Can you tell how good your performance is or how you can improve? Read on to find out, you might be surprised…
Those of you who are Pink Floyd fans will immediately recognize the lyrics from the song, “Wish You Were Here”. The first part of the song, for those of you not familiar with it are below:
So, so you think you can tell Heaven from Hell,
blue skies from pain.
Can you tell a green field from a cold steel rail?
A smile from a veil?
Do you think you can tell?
Let’s be honest – yes we can! The difference between them is immediate and obvious, and we can all do this easily. Here is another question:
“Do you think you can tell who knows you best?”
If I was to ask you that then you would probably see one word – “Me!” Yet you would be wrong. How you see yourself and how other people see you are only weakly correlated.
The research suggests that other people’s assessment of your personality predicts your behaviour, on average, better than your assessment does. The truth is, we don’t know ourselves nearly as well as we think we do. When it comes to performance, our surprising self-ignorance makes understanding where we went right and where we went wrong difficult, to say the least.
If you want to be more successful — at anything — than you are right now, you need to know yourself and your skills. And when you fall short of your goals, you need to know why. This should be no problem; after all, who knows you better than you do?
Why is this?
The problem is our brain. Just because its our doesn’t mean we know what it’s doing – most of what happens is below our consciousness awareness, it’s not directly accessible to us at all. As psychologist Heidi Grant Halvorson described it our unconscious mind is like a Cray supercomputer processing everything at high speed, whereas our conscious brain has the power of a Post-It note – unable to handle much and when too much is asked of it, it starts dropping things. This means when things start going wrong we often have difficulty in understanding why.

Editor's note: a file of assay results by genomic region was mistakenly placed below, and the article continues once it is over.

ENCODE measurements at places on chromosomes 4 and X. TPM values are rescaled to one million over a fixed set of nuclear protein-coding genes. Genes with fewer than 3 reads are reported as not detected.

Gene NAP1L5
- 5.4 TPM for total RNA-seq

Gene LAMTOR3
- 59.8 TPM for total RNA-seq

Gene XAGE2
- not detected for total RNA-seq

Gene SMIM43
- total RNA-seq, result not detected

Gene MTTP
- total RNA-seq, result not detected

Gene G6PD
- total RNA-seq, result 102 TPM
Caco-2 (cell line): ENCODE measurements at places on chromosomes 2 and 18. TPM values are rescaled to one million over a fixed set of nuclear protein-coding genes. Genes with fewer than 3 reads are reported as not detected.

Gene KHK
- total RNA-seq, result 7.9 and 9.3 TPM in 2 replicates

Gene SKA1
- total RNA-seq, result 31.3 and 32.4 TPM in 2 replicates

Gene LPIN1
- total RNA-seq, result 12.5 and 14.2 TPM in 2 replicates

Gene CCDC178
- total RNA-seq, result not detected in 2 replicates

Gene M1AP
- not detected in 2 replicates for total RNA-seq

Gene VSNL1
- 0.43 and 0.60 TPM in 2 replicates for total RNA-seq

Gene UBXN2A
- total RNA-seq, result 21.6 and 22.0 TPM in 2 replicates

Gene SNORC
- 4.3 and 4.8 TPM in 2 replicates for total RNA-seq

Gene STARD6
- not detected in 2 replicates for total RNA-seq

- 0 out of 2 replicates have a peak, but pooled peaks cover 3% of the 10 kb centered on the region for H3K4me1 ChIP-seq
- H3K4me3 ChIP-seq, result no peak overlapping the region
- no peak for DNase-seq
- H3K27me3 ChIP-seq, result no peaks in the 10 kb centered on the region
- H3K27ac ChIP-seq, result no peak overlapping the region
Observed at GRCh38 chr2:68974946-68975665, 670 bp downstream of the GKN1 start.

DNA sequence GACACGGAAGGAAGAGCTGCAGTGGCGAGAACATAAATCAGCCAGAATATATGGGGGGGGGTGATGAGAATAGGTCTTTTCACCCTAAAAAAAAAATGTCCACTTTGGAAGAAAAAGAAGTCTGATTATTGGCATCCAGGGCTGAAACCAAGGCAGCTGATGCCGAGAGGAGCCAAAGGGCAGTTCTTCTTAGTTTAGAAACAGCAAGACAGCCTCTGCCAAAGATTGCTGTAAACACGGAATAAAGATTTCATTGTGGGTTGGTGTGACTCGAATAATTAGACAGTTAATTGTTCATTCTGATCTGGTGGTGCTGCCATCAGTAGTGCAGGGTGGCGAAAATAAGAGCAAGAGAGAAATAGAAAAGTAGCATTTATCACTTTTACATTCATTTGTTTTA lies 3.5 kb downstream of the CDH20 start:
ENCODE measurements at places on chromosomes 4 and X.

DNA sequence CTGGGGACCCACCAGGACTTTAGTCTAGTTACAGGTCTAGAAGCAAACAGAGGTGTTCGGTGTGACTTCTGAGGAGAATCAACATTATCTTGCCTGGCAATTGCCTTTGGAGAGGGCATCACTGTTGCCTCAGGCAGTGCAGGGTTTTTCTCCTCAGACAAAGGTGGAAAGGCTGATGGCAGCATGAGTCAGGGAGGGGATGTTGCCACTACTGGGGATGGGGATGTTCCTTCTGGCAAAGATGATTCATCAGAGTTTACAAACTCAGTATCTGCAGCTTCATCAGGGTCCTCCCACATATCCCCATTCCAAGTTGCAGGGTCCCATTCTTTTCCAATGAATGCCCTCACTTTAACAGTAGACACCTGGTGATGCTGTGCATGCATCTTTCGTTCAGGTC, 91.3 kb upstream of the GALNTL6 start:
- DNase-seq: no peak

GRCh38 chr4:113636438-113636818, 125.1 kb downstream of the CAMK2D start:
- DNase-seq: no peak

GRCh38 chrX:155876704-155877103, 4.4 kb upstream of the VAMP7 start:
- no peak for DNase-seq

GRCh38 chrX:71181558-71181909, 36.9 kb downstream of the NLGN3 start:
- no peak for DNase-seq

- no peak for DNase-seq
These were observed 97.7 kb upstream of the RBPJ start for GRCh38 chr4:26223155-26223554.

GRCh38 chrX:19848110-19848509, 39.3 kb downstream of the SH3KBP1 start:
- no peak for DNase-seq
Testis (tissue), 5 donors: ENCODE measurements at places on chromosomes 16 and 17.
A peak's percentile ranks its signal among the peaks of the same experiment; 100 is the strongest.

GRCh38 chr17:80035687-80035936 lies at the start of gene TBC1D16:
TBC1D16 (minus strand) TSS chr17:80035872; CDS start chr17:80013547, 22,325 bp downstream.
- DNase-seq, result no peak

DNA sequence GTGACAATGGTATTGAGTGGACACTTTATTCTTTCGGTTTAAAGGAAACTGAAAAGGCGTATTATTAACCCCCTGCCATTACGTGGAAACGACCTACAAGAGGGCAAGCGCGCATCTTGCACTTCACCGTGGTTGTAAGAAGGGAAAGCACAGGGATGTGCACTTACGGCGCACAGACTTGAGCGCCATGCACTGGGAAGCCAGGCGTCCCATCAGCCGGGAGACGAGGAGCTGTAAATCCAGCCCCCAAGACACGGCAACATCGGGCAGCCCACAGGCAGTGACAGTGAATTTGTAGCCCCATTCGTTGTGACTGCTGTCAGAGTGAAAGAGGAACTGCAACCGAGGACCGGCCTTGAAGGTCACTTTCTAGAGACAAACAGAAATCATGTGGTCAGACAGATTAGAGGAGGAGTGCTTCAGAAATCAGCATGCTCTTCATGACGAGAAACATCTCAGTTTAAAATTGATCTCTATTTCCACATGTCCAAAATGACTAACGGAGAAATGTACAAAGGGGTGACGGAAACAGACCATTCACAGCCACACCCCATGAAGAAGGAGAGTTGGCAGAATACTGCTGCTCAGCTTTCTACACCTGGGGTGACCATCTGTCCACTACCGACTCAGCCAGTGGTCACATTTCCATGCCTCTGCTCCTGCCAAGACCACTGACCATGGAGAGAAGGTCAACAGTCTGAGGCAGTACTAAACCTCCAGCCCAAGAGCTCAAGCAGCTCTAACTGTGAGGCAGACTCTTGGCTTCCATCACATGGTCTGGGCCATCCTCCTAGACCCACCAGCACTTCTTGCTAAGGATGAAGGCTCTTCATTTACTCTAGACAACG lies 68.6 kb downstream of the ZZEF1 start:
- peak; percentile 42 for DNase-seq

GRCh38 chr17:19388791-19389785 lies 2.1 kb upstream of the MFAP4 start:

When you fail to reach a goal you try to establish why(for example, lack of innate ability, lack of effort, poor preparation, using the wrong strategy, bad luck, etc). Of all of these possible culprits, it’s lack of innate ability we most frequently hold responsible. As such, innate ability is the go-to explanation for all of our successes and our failures.
Research shows that this is rarely the case – for either succeeding or falling short. If we need to improve performance we need to know where to place blame. As we can’t find it ourselves, we need to help to find the right answers.
How do we do this – we focus not on who people are, but what they do.
To find out more, and to read the second part of this article then “Do You Think You Can Tell?” – Part 2 at growthandprofit.wordpress.com
What have been your experiences? What works for you? Share your ideas and thoughts, and share the wealth!
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